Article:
One trait that gives both educators and parents a hard time is the exceptionally gifted child's tendency to abandon a project without finishing it. To the child, the "finish what you start" rule seems unreasonable. While he may doggedly follow some projects through to completion over days or weeks or longer, he may more often abandon them before they are through or even shortly after beginning. Must we conclude he's learned nothing? No. He may have learned all he needed or wanted to. Or he may have discovered the project wasn't worth the time it would take. Or something in it may have given him an idea for another, more intriguing project. An exceptionally gifted child, allowed to function normally, is likely to value process more highly than product.

But schools want and need products as the basis for education. How do we know if a process has been learned if we have no product to show for it? The danger of this orientation is that, for the exceptionally gifted child, it is likely to produce inferior products or alienate the child or both. As a writer, I understand the futility of continuing with an idea for a book once I've discovered it isn't strong enough. If I were forced to continue with the idea, the result would be a bad book and valuable time wasted. If the exceptionally gifted child is allowed the latitude to follow through, not on every project, but on some that seem truly worth doing, the products created are likely to be all a school could ask for to measure the child's progress.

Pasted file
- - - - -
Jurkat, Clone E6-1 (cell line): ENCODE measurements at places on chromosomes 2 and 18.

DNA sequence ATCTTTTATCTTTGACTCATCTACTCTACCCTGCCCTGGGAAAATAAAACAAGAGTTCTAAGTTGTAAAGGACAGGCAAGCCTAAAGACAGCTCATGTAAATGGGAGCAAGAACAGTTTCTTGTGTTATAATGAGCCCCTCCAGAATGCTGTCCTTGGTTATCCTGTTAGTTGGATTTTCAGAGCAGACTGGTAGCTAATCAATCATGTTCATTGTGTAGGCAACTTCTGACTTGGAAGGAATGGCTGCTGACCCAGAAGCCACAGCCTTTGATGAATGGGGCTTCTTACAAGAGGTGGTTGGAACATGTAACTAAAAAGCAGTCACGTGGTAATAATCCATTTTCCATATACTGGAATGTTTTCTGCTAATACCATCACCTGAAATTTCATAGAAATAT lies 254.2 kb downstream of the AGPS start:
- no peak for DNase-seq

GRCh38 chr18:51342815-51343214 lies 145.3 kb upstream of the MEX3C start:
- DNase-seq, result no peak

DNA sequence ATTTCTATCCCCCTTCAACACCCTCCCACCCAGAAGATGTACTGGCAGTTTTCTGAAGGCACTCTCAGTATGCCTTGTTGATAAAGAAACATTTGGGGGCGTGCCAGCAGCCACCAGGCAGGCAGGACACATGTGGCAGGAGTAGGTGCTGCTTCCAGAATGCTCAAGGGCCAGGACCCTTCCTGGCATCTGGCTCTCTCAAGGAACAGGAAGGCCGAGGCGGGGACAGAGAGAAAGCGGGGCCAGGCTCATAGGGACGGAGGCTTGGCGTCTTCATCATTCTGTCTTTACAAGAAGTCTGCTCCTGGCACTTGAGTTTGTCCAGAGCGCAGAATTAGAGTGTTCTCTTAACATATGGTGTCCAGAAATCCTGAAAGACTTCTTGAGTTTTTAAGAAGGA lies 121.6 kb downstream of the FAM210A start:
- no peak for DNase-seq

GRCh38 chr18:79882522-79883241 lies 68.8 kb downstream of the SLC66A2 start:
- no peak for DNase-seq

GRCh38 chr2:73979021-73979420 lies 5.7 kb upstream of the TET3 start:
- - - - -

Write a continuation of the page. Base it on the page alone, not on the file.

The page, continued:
Educators may protest that allowing a child to drop a project that no longer seems interesting discourages self-discipline. It's a protest often heard from parents as well. I suggest it isn't letting them avoid normal school tasks that diminishes self-discipline, but forcing them to do all tasks, including those inappropriate to their capabilities. How can children learn to persevere through challenge, difficulty and boredom if boredom is the only obstacle they are given to overcome? Unless they can also experience excitement, thought-provoking complexity and interesting difficulty, they can be overwhelmed by the boredom. They will lose interest in both product and process. We adults are told that if we don't regularly exercise our bodies we will grow sedentary, unhealthy, and flabby. Yet the exceptionally gifted mind is expected to stay fit without being used at all.